Alex Beresford discusses his new ambassador role at Empire Fighting Chance.
We caught up with new Empire Fighting Chance ambassador, ITV's Alex Beresford, on why he felt compelled to partner with Empire Fighting Chance, why boxing is positive for young people, and how to understand the reasons behind why knife crime is now an epidemic across the UK.
Alex: My name is Alex Beresford, I'm a TV presenter from Bristol and I'm the new ambassador for Empire Fighting Chance.
I've decided to become an ambassador for Empire Fighting Chance because I believe that their values are the same as mine, I really believe in the work that they do, I've done similar work in the past, and I think it's great that we can join up together and I can also shine a light on the charity and the great work that they do.
I'm a Bristol boy, I'm passionate about Bristol, certainly passionate about inner city areas, I've grown up in and around here myself, so for me it was a bit of a no-brainer, Empire Fighting Chance is at the heart of the community.
What role can boxing play in the lives of young people?
I've always had an interest in boxing, my great-grandfather was a boxer, his nickname was Dublin Curly, my grandfather grew up teaching us how to box in our living room, I liked to go into fights, so yeah I'm really passionate about the sport, and also the discipline that it brings.
That's what is great about Empire Fighting Chance, it is bringing that discipline through sport and fitness, but here they're doing so much more than just boxing, it is about several different things outside of the ring, and when all of those things come together the kids stand a real chance.
How does Empire Fighting Chance mirror your own values?
Empire Fighting Chance and myself, we have the same values, I feel that we've got the same approach when it comes to tackling anti-social behaviour, working with kids that have unfortunately fallen into gangs, working with kids that are on the periphery as well, you know I believe that us coming together, we could make a real impact in the city.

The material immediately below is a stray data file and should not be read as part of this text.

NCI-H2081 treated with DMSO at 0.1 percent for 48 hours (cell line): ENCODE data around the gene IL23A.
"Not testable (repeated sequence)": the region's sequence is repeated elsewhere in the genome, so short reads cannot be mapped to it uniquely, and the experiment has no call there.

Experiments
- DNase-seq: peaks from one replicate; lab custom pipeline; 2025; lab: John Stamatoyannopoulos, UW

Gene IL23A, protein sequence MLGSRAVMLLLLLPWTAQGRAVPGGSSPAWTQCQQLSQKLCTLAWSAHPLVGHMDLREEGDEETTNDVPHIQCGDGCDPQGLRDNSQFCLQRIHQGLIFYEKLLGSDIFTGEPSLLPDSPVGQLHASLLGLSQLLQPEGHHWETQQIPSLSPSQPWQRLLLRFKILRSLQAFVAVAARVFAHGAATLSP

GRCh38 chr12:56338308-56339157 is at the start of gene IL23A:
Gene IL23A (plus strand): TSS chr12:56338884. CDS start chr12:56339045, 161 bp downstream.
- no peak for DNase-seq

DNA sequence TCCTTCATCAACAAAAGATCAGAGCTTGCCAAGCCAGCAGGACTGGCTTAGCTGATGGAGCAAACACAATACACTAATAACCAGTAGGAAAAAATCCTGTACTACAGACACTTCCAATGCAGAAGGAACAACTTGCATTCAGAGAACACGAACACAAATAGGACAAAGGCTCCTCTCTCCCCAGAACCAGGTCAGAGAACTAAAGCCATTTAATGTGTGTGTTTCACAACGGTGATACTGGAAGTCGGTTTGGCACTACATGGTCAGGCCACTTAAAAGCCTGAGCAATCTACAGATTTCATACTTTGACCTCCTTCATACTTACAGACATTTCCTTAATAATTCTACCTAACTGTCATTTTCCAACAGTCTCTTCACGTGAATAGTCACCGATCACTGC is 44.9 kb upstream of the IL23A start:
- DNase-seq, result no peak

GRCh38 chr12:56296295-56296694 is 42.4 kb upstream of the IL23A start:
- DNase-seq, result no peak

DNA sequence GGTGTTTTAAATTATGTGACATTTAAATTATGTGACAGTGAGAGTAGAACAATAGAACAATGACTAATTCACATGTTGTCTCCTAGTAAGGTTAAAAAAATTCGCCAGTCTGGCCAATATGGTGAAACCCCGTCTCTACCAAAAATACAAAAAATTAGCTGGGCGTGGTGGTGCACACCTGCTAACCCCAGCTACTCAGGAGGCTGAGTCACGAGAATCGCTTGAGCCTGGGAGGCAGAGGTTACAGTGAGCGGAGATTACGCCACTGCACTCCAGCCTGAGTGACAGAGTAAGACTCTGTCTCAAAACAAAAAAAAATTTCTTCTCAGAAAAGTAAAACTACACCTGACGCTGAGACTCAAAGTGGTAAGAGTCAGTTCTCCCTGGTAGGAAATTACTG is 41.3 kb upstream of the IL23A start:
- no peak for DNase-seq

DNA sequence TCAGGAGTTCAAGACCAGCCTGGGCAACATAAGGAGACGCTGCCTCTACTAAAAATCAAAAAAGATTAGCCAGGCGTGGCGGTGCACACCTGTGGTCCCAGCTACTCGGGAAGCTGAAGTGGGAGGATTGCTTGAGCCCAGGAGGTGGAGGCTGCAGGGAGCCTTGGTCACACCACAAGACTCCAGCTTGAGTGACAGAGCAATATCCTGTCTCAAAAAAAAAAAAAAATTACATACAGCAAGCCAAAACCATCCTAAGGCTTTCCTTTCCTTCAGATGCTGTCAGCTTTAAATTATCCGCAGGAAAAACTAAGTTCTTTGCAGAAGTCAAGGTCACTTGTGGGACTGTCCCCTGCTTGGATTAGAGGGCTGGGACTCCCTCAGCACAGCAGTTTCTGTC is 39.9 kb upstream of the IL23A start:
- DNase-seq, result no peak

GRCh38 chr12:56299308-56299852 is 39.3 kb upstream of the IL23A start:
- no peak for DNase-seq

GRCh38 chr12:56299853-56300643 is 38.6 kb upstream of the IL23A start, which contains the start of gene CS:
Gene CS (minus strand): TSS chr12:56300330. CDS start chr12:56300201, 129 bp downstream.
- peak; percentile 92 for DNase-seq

Why is it important for young people to have role models to look up to?
This is the great thing about boxing, in any other sport the sportsmen and women aren't always accessible, but here at Empire Fighting Chance we're right in the heart of the community and boxers usually train in a gym which is situated in the community.
When the kids walk through this door, they become inspired very quickly because we've got world champions in this gym that they can look up to, and they can see just how hard they're working, and how they prepare for a fight and how much discipline that comes with.
What advice would you give to young people to motivate them to be successful?
When I talk to young people, the one thing I always say to them is always try your best, work as hard as you can in school, so that you only have to do it once, because school is such a short period in our lives, but it is the foundation and it does provide a certain amount of discipline for us to go forward in life.
I always say work hard, believe in something, don't put any barriers in your mind, let your mind go wherever it wants, believe in yourself, bit of a cliche, we've heard it all before, but these things really do work... and try and pick something you're passionate about.
Is supporting young people who are caught up in knife crime a driving factor for your involvement?
You know, knife crime is an epidemic up and down the UK at the moment.
I was...what's the right word? Fortunate? Unfortunate enough to meet a young person who has carried a knife in the past, but through coming here and filming and meeting that young person I quickly realised that deep down he's a good person, and that he doesn't really want to leave his house with a knife.
For me it's about spreading that knowledge and... giving people a better understanding as to why young people leave the house with a knife, and when I say 'why', I'm not looking to make excuses because under no circumstances should you be leaving your house with a knife, because as we know statistically you're more likely to be hurt by your own knife than somebody else's.
So it's really important to work with these guys, identify the reasons as to why this is happening. Once you understand the reasons you can put a plan together and move forward, but if you don't understand the reasons, with all the will in the world, you're not going to fix it.
Alex Beresford was talking to Neil Maggs of Maggs Sport Media.